What does 'Down on Me' mean in this Janis Joplin song?

Down on Me
Well, down on me, Lord, down on me.
I said it looks like everybody in this whole round world,
Yeah hey yeah all right, is down on me yeah.
Yeah yeah yeah yeah.

I'm sceptical about the 'oral sex' meaning here.

  • 2
    Interpretation of lyrics is generally considered off topic. Jan 23, 2013 at 10:49
  • 3
    @BarrieEngland that seems a reasonable rule. In this case though it happens to be an idiom the querent doesn't know, so maybe we should consider it as chancing into on-topic matters?
    – Jon Hanna
    Jan 23, 2013 at 11:05
  • Yes i'm new here, but thanks for the info. Just tryin' to learn your beautiful language. i will bookmark this site Jan 23, 2013 at 11:17
  • Zoltán Oláh If you are not a native English speaker (as it appears), say that may get you some leverage. Also, a member must focus more on the main point of the question.
    – Kris
    Jan 23, 2013 at 11:59
  • 1
    And: look in a dictionary! In this case Oxford Dictionaries Online has exactly the answer required in its entry for "down on".
    – Andrew Leach
    Jan 23, 2013 at 12:00

7 Answers 7


It looks like everybody in this whole round world Down on me

It seems like everybody in the world is hostile to, negative toward, or critical of me.

The "Down on me" refrain at the beginning can't be understood on its own, until you get to the fuller sentence. This is quite common in songs.

You're correct that it has nothing to do about oral sex, and I suspect that any explanations claiming such are either joking, or wishful thinking. That said, Leonard Cohen's "Chelsea Hotel No.2" with the line "Giving me head, in the unmade bed, while the limousines wait in the street." was about Joplin.

  • Thank you, English is not my first language, that's why it's difficult to understand some lyrics sometimes :-) Jan 23, 2013 at 10:53
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    @Zol: Sometimes even native speakers have trouble understanding lyrics because they're so unclear, so personal, so slangy (but not my slang), and so cryptic.
    – user21497
    Jan 23, 2013 at 11:38
  • Yes, in this case there was indeed an English expression being used that you didn't understand, but often if you have difficulty understanding lyrics, that won't be the case.
    – Jon Hanna
    Jan 23, 2013 at 11:47
  • Just got this anon edit to review. Posting as comment: Leonard Cohen: Chelsea Hotel #2 www.leonardcohen-prologue.com> he apologizes for naming Janis Joplin. I did not write the above post but Rumors, shouldn't be spread about anyone, not even the dead. The above statement is false and should be corrected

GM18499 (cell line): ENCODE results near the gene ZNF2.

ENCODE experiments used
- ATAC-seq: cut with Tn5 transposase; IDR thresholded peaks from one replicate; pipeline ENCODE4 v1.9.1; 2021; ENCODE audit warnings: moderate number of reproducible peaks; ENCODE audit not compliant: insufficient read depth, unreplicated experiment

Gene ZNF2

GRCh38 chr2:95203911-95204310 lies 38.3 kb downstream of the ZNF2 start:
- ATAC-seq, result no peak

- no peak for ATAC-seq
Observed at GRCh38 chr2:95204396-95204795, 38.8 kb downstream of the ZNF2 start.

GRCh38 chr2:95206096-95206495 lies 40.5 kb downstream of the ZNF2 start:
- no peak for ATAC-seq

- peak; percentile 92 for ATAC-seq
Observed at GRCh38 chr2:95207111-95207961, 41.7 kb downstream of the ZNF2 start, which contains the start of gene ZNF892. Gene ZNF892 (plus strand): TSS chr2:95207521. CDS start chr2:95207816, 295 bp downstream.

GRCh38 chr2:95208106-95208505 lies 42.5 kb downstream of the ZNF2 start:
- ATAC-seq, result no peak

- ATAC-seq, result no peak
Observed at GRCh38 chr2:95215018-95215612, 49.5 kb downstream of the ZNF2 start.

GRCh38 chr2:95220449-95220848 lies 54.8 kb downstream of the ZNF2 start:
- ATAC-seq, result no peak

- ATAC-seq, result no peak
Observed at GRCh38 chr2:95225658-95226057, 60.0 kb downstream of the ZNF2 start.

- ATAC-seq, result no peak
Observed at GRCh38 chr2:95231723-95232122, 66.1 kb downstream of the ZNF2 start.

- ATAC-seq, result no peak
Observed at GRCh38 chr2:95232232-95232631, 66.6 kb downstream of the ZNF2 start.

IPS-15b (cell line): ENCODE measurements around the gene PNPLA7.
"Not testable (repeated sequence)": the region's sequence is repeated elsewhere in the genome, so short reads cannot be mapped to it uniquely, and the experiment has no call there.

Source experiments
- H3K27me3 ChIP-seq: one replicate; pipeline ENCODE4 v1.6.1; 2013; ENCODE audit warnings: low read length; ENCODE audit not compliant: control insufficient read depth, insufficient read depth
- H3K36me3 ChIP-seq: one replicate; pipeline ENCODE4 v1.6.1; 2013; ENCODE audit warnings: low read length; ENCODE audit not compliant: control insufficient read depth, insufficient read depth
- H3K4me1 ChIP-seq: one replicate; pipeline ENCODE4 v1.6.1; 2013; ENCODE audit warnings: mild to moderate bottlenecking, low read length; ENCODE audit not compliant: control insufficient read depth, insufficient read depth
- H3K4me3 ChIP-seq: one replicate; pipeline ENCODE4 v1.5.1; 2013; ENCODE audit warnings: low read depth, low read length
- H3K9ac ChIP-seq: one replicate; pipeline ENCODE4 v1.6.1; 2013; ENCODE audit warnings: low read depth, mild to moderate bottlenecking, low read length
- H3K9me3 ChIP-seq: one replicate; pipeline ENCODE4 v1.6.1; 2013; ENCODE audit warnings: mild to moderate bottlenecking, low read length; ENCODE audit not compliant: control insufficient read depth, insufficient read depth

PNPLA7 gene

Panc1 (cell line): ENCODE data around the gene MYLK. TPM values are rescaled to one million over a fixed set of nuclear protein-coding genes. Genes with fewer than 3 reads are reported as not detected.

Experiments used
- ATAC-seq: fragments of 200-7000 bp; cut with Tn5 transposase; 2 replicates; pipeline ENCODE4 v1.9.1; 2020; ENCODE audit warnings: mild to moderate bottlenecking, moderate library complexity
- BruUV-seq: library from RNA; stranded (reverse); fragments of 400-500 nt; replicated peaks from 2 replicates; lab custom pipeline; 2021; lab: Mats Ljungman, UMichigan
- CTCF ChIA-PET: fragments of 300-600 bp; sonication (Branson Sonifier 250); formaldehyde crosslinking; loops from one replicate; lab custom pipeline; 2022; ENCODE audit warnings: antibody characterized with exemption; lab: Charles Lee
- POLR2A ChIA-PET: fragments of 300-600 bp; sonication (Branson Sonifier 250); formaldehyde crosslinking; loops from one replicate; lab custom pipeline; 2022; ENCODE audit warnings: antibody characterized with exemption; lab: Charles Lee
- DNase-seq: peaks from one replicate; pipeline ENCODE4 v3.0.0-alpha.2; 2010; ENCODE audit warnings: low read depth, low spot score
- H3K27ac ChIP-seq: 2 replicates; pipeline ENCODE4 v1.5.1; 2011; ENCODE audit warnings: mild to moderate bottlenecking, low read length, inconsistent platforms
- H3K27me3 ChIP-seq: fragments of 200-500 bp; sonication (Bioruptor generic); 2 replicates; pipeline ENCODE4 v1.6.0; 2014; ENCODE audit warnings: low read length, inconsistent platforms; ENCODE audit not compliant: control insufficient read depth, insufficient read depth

– Tushar Raj
    May 21, 2015 at 21:34
  • A bizarre comment: He was right to apologise for naming her IMO, but that suggests that my statement was indeed correct, no?
    – Jon Hanna
    May 22, 2015 at 9:30

It looks like everybody in this whole round world is down on me.

ODO on down on:
be (or have a) down on
British informal feel hostile or antagonistic towards:
she had a real down on Angela

"It looks like the whole world feels hostile or antagonistic towards me."


From my experience of living in those days with people her age, her fans, and in that culture, the exact translation of, "everybody is down on me," would be, "Everybody is upset with me."

Their response to her would have made her feel 'down', or 'sad'.

Had she done something while drunk or drugged, that she was now ashamed of, and was being punished by others (through shunning, curt remarks, cancelled appointments, angry fan mail), she would feel 'down', and would say 'they are down on me', to bring her own feeling of 'down' into their feelings about her. It was an expression created by those expressing feelings while high.


Everyone's down on Janis Joplin for the song, but you should be aware that she did not write the lyrics, although she did expand on them. It's a traditional song from the 1920's that Joplin arranged for her album. The albums on which the song appears are all attributed to "Trad. arr. Joplin".


Wikipedia has an interesting (though brief) article on the song "Down on Me". The article supports Cyberherbalist's observation that the song is traditional, but also points out that Joplin "created new lyrics" for it. From the Dock Reed version of the song:

Mary and Martha, Luke and John, All God's prophets dead and gone. Looks like everybody in this world round down on me.

And from the Janis Joplin version:

Believe in your brother, have faith in man, Help each other, honey, if you can Because it looks like everybody in this whole round world Is down on me.

I agree with the previous answerers who consider Joplin's version of the song nonsexual. However, I note that Peggy Caserta alluded to the song in a highly sexual way in her rather lurid tell-all biography of Joplin, Going Down With Janis, which appeared in 1973. I haven't read the book, but I remember a contemporaneous review that criticized its exploitativeness (it appeared within three years of Joplin's death and was especially keen on detailing Joplin's sex life). It may well be that some people's interpretation of "Down on Me" is colored by Caserta's Going Down With Janis.


Though it's hard to ignore the fact that she chose that phrase to describe her feelings towards how others felt of her (or society, the world, etc.), it's pretty evident to me that she wanted the listener to think of oral sex as well as her actual message. Why she did this I don't know, but hey, she's Janis Joplin.


From my point of view down on me could mean that everybody is against her and they all wish she would die.

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